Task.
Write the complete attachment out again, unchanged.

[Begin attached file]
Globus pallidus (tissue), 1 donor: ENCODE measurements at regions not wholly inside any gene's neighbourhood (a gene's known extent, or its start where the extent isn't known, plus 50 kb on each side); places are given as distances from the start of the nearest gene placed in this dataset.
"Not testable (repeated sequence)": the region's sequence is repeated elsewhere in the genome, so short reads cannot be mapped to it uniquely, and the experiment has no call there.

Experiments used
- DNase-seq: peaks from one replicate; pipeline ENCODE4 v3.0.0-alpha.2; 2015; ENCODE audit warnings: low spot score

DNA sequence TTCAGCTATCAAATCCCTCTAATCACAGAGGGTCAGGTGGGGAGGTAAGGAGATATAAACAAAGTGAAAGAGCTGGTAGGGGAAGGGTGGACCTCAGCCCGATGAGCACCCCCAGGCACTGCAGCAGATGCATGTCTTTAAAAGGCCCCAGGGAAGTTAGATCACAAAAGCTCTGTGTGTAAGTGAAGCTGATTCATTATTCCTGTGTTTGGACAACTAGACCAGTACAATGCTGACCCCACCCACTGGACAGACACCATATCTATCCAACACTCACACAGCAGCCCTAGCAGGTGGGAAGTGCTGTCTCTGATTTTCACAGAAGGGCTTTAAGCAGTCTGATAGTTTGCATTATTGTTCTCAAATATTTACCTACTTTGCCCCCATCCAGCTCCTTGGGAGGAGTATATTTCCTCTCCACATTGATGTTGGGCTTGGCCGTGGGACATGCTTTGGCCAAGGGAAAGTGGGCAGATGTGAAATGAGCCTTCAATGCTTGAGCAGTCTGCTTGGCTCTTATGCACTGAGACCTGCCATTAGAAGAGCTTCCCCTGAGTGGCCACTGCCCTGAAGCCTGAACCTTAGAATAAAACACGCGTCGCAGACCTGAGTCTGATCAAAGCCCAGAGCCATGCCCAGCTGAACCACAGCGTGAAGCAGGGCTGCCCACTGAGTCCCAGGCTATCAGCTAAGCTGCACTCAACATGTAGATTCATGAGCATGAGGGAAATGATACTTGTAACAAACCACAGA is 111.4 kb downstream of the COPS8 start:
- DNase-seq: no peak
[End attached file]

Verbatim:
Globus pallidus (tissue), 1 donor: ENCODE measurements at regions not wholly inside any gene's neighbourhood (a gene's known extent, or its start where the extent isn't known, plus 50 kb on each side); places are given as distances from the start of the nearest gene placed in this dataset.
"Not testable (repeated sequence)": the region's sequence is repeated elsewhere in the genome, so short reads cannot be mapped to it uniquely, and the experiment has no call there.

Experiments used
- DNase-seq: peaks from one replicate; pipeline ENCODE4 v3.0.0-alpha.2; 2015; ENCODE audit warnings: low spot score

DNA sequence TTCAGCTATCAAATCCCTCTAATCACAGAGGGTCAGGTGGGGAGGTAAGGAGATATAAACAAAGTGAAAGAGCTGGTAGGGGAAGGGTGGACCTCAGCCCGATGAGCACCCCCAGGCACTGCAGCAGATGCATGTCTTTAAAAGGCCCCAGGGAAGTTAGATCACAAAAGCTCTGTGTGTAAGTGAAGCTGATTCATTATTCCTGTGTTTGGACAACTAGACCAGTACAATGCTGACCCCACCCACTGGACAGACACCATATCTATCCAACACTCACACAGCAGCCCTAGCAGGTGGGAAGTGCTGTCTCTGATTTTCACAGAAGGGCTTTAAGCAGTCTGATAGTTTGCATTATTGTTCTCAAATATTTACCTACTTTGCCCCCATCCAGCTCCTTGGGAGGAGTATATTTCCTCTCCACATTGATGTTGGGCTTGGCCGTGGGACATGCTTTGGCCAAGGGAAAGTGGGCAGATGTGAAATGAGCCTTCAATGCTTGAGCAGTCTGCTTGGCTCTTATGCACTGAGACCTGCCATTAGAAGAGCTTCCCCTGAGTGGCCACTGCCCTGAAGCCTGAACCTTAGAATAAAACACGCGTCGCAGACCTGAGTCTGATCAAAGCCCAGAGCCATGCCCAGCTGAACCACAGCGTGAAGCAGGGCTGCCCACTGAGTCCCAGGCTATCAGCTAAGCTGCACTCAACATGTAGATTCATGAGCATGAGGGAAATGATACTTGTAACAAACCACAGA is 111.4 kb downstream of the COPS8 start:
- DNase-seq: no peak